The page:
SAT / ACT Prep Online Guides and Tips

SAT Test Dates 2017 - 2018

Posted by Justin Berkman | May 24, 2016 4:00:00 PM

SAT Logistics



At PrepScholar, we use the best data to inform you about what the testing schedule, registration deadlines, and score release dates will look like in the future. You can see the information for previous years and for 2015-2016. When choosing your test date, there are multiple factors to consider.

In this article, I’ll give you the the SAT test dates for 2017-2018 and explain the factors to think about when picking your test date.


Test Dates for the 2017-2018 School Year

These test dates are listed by the College Board, but they’re still subject to change. The registration and score release dates are estimated by us based on general patterns from previous years.
This will mark the first year that the College Board has added an August test date and eliminated the test date in January. 

Test Date

Normal Registration

Late Registration

Score Release

Aug 26, 2017

Jul 28, 2017

Aug 11, 2017

Sept 14, 2017

Oct 7, 2017

Sep 8, 2017

Sep 22, 2017

Oct 27, 2017

Nov 4, 2017

Oct 6, 2017

Oct 20, 2017

Nov 23, 2017

Dec 2, 2017

Nov 3, 2017

Nov 17, 2017

Dec 21, 2017

Mar 10, 2018

Feb 9, 2018

Feb 23, 2018

Mar 29, 2017

May 5, 2018

Apr 6, 2018

Apr 20, 2018

May 24, 2018

Jun 2, 2018

May 4, 2018

May 18, 2018

Jun 21, 2018




How Accurate Is the Table Above?

The test dates are the anticipated dates provided by the College Board, and the registration and score release dates are our estimations. While all the dates are likely to be correct, because the test dates are provided by the College Board, they may be slightly more reliable.

However, the test dates won’t be confirmed until within a year of the test. If any of the dates change, they’ll probably be a week earlier or later than the anticipated date.

You can use these dates to help create a study plan and determine when you'll take the SAT. If you know your available options, you can select the date that fits best with your schedule taking into account the time you need to prepare for the test.


How to Choose Your Test Date

Here are some of the major factors to consider when selecting your SAT test date:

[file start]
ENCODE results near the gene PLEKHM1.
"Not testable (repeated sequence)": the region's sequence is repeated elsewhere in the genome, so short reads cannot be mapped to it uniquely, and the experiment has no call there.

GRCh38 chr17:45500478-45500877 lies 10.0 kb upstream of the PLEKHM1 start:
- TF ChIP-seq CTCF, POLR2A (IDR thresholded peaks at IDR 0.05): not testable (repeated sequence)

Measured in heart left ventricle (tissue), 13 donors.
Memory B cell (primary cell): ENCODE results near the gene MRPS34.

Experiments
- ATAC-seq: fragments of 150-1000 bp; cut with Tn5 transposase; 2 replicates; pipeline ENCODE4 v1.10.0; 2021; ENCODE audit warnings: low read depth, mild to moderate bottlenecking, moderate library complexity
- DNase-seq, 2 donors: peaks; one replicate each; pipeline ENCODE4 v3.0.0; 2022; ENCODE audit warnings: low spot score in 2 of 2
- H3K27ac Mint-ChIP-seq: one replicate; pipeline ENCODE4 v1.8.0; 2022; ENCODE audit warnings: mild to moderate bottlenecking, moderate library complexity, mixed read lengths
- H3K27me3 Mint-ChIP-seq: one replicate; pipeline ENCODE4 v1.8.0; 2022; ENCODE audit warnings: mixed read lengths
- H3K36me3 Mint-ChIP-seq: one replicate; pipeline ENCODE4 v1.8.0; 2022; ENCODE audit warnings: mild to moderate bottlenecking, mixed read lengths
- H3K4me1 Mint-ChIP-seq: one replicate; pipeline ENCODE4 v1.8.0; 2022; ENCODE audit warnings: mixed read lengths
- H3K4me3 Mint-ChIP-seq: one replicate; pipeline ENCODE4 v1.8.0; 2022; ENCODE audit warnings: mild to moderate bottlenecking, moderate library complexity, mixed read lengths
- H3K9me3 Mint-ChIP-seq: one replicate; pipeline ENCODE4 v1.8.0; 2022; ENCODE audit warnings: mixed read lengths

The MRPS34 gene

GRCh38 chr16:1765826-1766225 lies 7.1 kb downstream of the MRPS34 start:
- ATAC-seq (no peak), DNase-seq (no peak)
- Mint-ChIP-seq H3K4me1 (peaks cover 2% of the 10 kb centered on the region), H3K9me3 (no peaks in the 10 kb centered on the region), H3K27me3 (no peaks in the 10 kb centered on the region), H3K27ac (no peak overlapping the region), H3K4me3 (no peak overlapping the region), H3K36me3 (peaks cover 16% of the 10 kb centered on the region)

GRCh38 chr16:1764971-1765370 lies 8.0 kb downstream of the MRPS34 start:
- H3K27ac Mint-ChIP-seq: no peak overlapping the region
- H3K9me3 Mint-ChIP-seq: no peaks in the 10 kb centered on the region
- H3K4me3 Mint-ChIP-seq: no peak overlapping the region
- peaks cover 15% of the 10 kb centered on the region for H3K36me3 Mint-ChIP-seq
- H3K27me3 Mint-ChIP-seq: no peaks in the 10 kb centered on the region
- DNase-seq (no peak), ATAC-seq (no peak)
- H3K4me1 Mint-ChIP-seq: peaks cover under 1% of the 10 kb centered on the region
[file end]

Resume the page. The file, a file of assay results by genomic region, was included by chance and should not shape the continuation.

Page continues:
Make Sure You Know Your Deadlines!

The most important thing to remember is to take your SAT early enough that your score can arrive before any deadlines. If you apply regular decision, the December test in your senior year will be the last test you can take for most colleges. If you apply early, the last test you can take may be in October or November of your senior year.

Also, scholarships have deadlines. If you want to obtain any scholarships that consider your SAT score, you’ll need to have your test score before the scholarship deadlines. I recommend allowing two months to receive your scores.


How Many Times Do You Want to Take the SAT?

Most students improve their scores when they take the SAT, and you want to give yourself an opportunity to take the test multiple times. Generally, we suggest first taking the SAT in the fall of your junior year. Then you can retake it in the spring of your junior year and the fall of your senior year if necessary.




How Long Do You Plan to Study?

When selecting your test date, you want to make sure to give yourself enough time to prepare. Get a rough idea of how long you’ll need to study and make sure you’ll be able to effectively prepare before you take the test. If you take both the May and June tests without doing any studying in between, your score probably won’t improve much.


Do You Have Conflicts With Any Test Dates?

Check to see if you have any potential conflicts on or around any of the SAT test dates. Maybe the March date is during your basketball playoffs and you’ll be too busy to study. Perhaps you want to avoid the May test date because you’ll be focusing on your AP tests.

It may be difficult to find a time when you can fully devote yourself to the SAT, but you should try to pick the best test dates for you.


What's Next?

If you have to send your SAT scores to colleges or scholarships, find out how long it takes to send scores.

After you select your test date, figure out the best way to study for your SAT.

Finally, if you want a compare a score on the old SAT out of 2400 to a score on the redesigned SAT out of 1600, check out this conversion chart.


Want to improve your SAT score by 160 points? We've written a guide about the top 5 strategies you must be using to have a shot at improving your score. Download it for free now:

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Justin Berkman
About the Author

Justin has extensive experience teaching SAT prep and guiding high school students through the college admissions and selection process. He is firmly committed to improving equity in education and helping students to reach their educational goals. Justin received an athletic scholarship for gymnastics at Stanford University and graduated with a BA in American Studies.

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